Absorbing demand // Bay area considers linking development, water reuse

Published Jan. 20, 1990|Updated Oct. 16, 2005

BRADENTON - With the Tampa Bay area's population rising and the need for water reaching new highs, home developers in the 1990s could face this choice: Provide pipes and plumbing for reclaimed water, or else do not build at all. Area officials who grant and deny developers' permits have no consensus on this approach, but on Friday several said it is time to link water use to development approval.

Pasco County might become the first place in the region where such a concept is tested.

Mike Wells, a Pasco County commissioner, told fellow members of the Tampa Bay Regional Planning Council on Friday that he wants to pass a county law to require water reclamation in any new development.

The concept is hardly new, and reclaimed water for lawn sprinkling is available in various Tampa Bay cities. Tampa is doing tests in hopes of turning waste water into safe drinking water, said Tampa council member Larry Smith. Golf courses commonly use waste water for their irrigation needs.

But with the exception of golf courses, most times a municipality, not a developer, has to pay the start-up costs of reclamation.

"We haven't required (developers) to send water back to the homes," said Peter Hubbell, executive director of the Southwest Florida Management District, or Swiftmud. "But as water use gets more critical, that is something we may want to address."

Robert Prior, mayor of New Port Richey, said that while requiring builders to install reclamation lines "will raise the cost of that house," it will be worth the price in water consumption savings.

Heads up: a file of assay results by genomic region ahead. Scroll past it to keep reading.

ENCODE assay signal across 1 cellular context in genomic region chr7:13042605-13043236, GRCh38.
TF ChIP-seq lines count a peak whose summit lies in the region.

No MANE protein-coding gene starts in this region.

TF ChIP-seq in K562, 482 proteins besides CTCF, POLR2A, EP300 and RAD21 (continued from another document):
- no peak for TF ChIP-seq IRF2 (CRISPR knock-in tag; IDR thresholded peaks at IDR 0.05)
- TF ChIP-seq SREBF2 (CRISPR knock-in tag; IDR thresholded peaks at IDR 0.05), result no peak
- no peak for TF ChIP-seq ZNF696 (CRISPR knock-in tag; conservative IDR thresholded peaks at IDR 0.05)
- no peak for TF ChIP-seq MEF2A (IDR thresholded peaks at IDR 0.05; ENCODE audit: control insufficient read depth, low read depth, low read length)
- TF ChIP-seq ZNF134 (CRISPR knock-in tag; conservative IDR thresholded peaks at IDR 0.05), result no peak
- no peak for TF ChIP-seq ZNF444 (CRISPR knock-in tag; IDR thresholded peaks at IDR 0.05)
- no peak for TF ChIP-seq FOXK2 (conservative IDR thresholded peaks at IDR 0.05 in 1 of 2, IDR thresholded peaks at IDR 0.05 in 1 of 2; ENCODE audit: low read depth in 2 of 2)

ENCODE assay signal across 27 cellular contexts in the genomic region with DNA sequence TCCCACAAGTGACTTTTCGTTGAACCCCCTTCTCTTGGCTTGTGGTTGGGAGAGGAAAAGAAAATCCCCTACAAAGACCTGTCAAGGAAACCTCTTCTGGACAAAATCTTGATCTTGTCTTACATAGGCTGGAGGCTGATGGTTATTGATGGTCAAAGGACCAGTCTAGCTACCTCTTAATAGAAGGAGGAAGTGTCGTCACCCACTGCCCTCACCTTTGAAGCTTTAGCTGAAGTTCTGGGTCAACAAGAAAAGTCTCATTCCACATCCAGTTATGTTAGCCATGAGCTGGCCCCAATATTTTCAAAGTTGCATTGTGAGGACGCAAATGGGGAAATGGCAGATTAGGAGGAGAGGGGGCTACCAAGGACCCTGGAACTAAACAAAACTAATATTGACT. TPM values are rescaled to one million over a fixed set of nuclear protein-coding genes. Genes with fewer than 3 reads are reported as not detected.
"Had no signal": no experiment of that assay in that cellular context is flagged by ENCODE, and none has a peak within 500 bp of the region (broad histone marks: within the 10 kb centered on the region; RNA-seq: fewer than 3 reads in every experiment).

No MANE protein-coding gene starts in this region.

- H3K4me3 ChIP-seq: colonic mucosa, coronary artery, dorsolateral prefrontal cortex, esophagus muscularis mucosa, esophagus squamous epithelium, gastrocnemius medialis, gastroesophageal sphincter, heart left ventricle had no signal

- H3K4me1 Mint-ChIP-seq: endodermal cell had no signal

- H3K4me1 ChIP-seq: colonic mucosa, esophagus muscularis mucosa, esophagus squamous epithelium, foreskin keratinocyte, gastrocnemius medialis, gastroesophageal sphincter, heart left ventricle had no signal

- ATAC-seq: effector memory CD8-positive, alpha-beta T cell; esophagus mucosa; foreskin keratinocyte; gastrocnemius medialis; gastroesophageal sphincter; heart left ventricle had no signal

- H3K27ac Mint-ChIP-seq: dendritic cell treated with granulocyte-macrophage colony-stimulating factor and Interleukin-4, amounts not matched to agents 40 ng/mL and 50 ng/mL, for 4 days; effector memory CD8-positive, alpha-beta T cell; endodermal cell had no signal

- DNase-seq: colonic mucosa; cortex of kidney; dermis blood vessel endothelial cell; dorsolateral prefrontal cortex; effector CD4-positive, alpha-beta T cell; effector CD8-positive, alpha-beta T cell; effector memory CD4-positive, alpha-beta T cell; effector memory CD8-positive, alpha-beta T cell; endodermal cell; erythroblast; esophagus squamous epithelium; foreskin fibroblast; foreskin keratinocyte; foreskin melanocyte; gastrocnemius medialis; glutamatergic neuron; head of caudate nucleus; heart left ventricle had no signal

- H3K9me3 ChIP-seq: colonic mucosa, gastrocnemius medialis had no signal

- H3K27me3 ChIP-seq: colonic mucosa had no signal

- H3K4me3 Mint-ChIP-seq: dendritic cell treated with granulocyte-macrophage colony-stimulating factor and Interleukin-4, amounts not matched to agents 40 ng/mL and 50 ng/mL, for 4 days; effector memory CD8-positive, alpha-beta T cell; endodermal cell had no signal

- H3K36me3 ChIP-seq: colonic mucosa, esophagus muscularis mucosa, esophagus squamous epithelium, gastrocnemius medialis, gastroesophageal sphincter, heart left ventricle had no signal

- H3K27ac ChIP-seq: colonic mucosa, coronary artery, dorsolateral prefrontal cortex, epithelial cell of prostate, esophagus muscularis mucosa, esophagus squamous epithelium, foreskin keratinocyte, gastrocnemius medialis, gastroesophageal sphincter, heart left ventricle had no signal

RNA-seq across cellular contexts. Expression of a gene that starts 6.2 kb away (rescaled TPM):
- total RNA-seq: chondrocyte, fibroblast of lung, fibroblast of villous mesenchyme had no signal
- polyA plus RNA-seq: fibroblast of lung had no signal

Between 40 and 50 percent of household water consumption goes for outdoor irrigation during dry spells, Hubbell said. That figure averages about 25 percent over the whole year. If some of that water could come from household drains rather than an aquifer, demand for new water could be diminished.

Wells' proposal would make reuse mandatory in new developments. The Pasco commissioner suggested using impact fee credits to provide an incentive to developers.

The costs of such reclamation depend on the extent of the development, but "it's getting more and more economical over time, because technology is getting better," Hubbell said.

Not everyone at the regional planning council meeting agreed with Wells' solution. Largo Mayor George C. McGough said during the meeting at the Manatee Civic Center that the regional planning body should not dictate to local governments how water must be reclaimed.

Water consumption is climbing, but not as rapidly as the population, according to figures from local government comprehensive plans. For instance, the combined population of Pinellas, Hillsborough, Pasco and Manatee counties totals 2.46-million. By 2000, the four-county population will reach 3-million - a 21 percent increase.

In the meantime, water use will climb from 333-million gallons a day to 399-million gallons, or a 19 percent increase.

However, each county's share of the water consumption could be altered with population shifts. Pinellas now uses 40 percent of the water pumped in the region, whereas Hillsborough uses 39 percent. In 10 years, as Hillsborough takes the lead in population, it will account for 41 percent of the region's water use, while Pinellas will use 38 percent.

Jonathan M. Kennedy, the engineering and planning manager for the West Coast Regional Water Supply Authority, said a series of steps - from improved pumping facilities and new supplies of water to conservation measures - could bring supplies up while holding household usage down.

Governments will have to start planning development to meet the finite supply, said Swiftmud's Hubbell.

The water discussions Friday brought no formal action from the planning council.